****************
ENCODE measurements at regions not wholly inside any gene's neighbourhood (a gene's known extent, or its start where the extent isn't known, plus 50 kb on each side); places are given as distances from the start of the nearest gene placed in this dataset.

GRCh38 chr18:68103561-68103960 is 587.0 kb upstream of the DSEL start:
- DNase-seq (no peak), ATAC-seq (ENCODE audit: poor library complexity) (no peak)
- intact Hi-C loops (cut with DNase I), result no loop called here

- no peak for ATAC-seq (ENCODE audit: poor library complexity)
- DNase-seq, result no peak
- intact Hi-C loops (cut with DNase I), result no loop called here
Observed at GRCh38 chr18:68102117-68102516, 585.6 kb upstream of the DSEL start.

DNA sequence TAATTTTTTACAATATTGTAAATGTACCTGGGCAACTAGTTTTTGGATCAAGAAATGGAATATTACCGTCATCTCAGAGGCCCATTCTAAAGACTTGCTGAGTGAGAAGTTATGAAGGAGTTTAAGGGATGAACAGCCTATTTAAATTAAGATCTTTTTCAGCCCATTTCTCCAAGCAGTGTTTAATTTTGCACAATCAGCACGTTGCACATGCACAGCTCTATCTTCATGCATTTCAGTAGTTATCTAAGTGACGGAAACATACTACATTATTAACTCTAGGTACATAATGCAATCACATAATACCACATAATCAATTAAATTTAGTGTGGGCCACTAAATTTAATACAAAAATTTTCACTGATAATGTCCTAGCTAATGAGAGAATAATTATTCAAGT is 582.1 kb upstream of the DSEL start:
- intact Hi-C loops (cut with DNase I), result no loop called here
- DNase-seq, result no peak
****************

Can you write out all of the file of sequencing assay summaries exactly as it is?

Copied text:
ENCODE measurements at regions not wholly inside any gene's neighbourhood (a gene's known extent, or its start where the extent isn't known, plus 50 kb on each side); places are given as distances from the start of the nearest gene placed in this dataset.

GRCh38 chr18:68103561-68103960 is 587.0 kb upstream of the DSEL start:
- DNase-seq (no peak), ATAC-seq (ENCODE audit: poor library complexity) (no peak)
- intact Hi-C loops (cut with DNase I), result no loop called here

- no peak for ATAC-seq (ENCODE audit: poor library complexity)
- DNase-seq, result no peak
- intact Hi-C loops (cut with DNase I), result no loop called here
Observed at GRCh38 chr18:68102117-68102516, 585.6 kb upstream of the DSEL start.

DNA sequence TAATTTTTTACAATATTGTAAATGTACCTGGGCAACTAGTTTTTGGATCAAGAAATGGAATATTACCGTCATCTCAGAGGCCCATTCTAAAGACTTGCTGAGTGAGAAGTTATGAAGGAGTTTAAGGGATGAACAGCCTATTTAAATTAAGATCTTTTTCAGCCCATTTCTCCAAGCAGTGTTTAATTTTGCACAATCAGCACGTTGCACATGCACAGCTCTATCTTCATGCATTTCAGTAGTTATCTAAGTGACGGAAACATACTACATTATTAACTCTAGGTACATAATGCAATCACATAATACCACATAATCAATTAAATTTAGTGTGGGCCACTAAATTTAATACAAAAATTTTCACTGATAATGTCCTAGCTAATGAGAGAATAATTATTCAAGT is 582.1 kb upstream of the DSEL start:
- intact Hi-C loops (cut with DNase I), result no loop called here
- DNase-seq, result no peak